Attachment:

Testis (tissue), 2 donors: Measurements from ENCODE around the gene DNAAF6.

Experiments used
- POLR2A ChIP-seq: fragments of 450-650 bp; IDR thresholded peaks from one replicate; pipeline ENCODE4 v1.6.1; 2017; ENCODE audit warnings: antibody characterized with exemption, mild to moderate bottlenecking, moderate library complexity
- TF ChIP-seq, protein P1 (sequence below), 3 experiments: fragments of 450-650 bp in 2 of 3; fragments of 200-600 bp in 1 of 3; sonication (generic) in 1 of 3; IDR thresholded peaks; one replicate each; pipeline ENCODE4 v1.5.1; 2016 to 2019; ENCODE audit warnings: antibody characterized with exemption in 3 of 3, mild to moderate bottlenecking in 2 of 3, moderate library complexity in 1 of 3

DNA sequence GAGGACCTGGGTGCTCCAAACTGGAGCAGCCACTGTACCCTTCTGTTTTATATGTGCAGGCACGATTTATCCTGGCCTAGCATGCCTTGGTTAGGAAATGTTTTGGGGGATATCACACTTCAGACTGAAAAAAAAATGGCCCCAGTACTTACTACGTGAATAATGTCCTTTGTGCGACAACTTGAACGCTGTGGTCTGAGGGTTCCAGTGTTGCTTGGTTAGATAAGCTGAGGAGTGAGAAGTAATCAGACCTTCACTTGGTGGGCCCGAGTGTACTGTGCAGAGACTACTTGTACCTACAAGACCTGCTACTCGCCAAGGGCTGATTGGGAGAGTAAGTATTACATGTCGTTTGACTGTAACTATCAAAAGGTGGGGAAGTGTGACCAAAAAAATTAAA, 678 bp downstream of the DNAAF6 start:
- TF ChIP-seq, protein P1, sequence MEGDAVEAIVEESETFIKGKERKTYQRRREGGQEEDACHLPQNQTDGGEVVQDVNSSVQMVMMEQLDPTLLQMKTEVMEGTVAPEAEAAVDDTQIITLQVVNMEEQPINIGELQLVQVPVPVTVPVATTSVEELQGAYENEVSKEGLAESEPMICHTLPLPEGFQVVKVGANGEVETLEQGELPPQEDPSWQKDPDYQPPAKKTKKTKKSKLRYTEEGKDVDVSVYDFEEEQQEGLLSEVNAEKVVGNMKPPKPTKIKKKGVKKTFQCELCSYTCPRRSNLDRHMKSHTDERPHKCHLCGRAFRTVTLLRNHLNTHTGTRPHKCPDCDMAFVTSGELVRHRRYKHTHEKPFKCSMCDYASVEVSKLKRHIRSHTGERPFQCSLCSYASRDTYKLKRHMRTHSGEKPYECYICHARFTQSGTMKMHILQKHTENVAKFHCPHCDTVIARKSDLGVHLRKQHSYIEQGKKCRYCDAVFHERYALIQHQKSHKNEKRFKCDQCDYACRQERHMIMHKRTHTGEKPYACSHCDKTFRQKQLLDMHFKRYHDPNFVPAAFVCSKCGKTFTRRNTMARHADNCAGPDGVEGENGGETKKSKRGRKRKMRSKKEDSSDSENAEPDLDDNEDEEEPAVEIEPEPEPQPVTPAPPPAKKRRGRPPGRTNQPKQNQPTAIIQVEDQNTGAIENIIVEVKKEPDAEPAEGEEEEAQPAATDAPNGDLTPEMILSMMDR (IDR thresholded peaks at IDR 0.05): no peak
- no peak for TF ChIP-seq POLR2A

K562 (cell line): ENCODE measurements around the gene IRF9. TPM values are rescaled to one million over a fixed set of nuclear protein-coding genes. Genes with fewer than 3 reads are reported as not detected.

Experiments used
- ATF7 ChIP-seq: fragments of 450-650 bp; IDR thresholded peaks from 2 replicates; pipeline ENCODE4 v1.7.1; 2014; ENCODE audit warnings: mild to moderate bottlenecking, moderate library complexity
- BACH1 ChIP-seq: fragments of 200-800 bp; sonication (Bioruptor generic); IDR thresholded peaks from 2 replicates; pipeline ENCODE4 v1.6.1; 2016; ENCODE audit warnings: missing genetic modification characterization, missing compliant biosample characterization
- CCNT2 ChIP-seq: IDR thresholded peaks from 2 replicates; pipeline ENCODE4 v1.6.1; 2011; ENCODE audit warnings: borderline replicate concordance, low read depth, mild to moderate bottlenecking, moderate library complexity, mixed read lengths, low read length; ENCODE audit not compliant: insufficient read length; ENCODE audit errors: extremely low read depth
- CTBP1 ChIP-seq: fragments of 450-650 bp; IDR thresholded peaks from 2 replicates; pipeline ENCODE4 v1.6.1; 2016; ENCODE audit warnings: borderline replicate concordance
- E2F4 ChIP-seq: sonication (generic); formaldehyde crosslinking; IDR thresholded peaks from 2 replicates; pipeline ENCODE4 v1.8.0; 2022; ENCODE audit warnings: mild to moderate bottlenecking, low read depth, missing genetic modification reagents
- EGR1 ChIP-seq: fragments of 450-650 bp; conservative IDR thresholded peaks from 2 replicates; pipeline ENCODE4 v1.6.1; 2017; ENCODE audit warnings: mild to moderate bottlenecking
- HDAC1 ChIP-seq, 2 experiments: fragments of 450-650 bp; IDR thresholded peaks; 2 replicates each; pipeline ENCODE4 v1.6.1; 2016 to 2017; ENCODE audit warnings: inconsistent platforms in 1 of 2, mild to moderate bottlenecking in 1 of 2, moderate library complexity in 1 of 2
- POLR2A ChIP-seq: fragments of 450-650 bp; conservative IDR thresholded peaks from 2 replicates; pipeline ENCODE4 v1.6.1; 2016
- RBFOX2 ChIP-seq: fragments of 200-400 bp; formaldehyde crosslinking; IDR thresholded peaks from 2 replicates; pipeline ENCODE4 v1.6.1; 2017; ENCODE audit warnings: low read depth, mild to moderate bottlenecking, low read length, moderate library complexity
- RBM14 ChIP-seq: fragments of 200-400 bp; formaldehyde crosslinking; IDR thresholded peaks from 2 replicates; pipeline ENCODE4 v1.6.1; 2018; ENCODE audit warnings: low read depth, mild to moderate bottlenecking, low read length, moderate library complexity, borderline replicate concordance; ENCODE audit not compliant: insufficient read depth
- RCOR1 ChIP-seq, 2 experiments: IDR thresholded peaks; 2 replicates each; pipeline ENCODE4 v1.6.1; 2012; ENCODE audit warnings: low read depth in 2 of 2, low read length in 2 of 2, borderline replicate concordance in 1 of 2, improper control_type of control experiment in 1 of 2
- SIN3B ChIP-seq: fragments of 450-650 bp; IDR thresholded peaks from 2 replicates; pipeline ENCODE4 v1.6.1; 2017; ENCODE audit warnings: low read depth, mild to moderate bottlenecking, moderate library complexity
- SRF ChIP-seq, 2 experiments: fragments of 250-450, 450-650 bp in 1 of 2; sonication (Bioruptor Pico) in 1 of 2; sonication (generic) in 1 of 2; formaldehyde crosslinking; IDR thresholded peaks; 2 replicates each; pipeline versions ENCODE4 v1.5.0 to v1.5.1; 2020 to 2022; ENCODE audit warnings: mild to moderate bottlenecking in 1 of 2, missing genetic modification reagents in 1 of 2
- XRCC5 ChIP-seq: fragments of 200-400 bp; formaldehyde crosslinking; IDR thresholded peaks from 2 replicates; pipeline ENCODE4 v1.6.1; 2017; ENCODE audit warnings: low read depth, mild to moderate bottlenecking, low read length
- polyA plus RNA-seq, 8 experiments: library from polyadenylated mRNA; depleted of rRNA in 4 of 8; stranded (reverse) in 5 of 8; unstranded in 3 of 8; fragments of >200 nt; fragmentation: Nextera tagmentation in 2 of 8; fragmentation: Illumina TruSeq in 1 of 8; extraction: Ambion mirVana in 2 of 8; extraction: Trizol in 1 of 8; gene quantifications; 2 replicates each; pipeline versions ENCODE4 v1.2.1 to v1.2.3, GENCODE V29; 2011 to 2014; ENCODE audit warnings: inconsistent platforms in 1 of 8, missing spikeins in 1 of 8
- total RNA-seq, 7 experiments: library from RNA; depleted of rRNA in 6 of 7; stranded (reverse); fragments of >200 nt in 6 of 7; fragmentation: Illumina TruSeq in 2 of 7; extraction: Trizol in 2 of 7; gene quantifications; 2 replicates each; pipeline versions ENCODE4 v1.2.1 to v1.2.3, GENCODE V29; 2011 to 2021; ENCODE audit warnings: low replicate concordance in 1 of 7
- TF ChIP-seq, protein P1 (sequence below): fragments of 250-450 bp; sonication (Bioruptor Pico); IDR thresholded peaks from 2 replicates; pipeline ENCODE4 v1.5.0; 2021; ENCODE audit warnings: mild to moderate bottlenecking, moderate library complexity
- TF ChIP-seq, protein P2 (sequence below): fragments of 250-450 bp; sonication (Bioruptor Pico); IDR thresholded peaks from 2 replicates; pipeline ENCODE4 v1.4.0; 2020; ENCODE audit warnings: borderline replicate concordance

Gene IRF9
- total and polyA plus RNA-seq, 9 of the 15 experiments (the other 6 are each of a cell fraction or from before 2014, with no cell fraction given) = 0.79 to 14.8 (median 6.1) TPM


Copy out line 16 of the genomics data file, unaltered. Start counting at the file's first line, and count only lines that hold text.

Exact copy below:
- HDAC1 ChIP-seq, 2 experiments: fragments of 450-650 bp; IDR thresholded peaks; 2 replicates each; pipeline ENCODE4 v1.6.1; 2016 to 2017; ENCODE audit warnings: inconsistent platforms in 1 of 2, mild to moderate bottlenecking in 1 of 2, moderate library complexity in 1 of 2